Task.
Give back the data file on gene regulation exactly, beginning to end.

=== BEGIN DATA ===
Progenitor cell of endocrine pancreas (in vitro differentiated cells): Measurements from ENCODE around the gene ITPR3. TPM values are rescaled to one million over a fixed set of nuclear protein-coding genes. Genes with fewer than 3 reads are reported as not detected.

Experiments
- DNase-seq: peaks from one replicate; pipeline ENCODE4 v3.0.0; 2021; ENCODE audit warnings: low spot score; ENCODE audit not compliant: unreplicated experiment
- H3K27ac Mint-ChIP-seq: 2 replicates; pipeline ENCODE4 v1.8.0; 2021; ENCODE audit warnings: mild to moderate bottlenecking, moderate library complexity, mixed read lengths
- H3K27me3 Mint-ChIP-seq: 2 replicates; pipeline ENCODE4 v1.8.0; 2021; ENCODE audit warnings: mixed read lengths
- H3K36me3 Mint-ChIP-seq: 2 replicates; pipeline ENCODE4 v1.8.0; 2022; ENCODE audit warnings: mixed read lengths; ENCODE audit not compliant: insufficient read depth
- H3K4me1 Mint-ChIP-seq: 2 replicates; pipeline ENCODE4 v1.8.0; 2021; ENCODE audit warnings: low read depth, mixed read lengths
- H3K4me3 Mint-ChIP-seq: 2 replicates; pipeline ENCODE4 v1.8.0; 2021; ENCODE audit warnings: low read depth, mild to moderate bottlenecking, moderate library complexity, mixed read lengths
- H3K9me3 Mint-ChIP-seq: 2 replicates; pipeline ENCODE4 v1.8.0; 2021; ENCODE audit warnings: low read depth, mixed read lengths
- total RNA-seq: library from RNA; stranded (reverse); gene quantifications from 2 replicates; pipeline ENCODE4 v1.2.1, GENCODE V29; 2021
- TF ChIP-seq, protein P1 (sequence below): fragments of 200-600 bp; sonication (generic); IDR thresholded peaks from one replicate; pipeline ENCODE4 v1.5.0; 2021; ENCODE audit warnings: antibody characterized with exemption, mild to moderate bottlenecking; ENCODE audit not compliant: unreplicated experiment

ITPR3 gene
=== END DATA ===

Progenitor cell of endocrine pancreas (in vitro differentiated cells): Measurements from ENCODE around the gene ITPR3. TPM values are rescaled to one million over a fixed set of nuclear protein-coding genes. Genes with fewer than 3 reads are reported as not detected.

Experiments
- DNase-seq: peaks from one replicate; pipeline ENCODE4 v3.0.0; 2021; ENCODE audit warnings: low spot score; ENCODE audit not compliant: unreplicated experiment
- H3K27ac Mint-ChIP-seq: 2 replicates; pipeline ENCODE4 v1.8.0; 2021; ENCODE audit warnings: mild to moderate bottlenecking, moderate library complexity, mixed read lengths
- H3K27me3 Mint-ChIP-seq: 2 replicates; pipeline ENCODE4 v1.8.0; 2021; ENCODE audit warnings: mixed read lengths
- H3K36me3 Mint-ChIP-seq: 2 replicates; pipeline ENCODE4 v1.8.0; 2022; ENCODE audit warnings: mixed read lengths; ENCODE audit not compliant: insufficient read depth
- H3K4me1 Mint-ChIP-seq: 2 replicates; pipeline ENCODE4 v1.8.0; 2021; ENCODE audit warnings: low read depth, mixed read lengths
- H3K4me3 Mint-ChIP-seq: 2 replicates; pipeline ENCODE4 v1.8.0; 2021; ENCODE audit warnings: low read depth, mild to moderate bottlenecking, moderate library complexity, mixed read lengths
- H3K9me3 Mint-ChIP-seq: 2 replicates; pipeline ENCODE4 v1.8.0; 2021; ENCODE audit warnings: low read depth, mixed read lengths
- total RNA-seq: library from RNA; stranded (reverse); gene quantifications from 2 replicates; pipeline ENCODE4 v1.2.1, GENCODE V29; 2021
- TF ChIP-seq, protein P1 (sequence below): fragments of 200-600 bp; sonication (generic); IDR thresholded peaks from one replicate; pipeline ENCODE4 v1.5.0; 2021; ENCODE audit warnings: antibody characterized with exemption, mild to moderate bottlenecking; ENCODE audit not compliant: unreplicated experiment

ITPR3 gene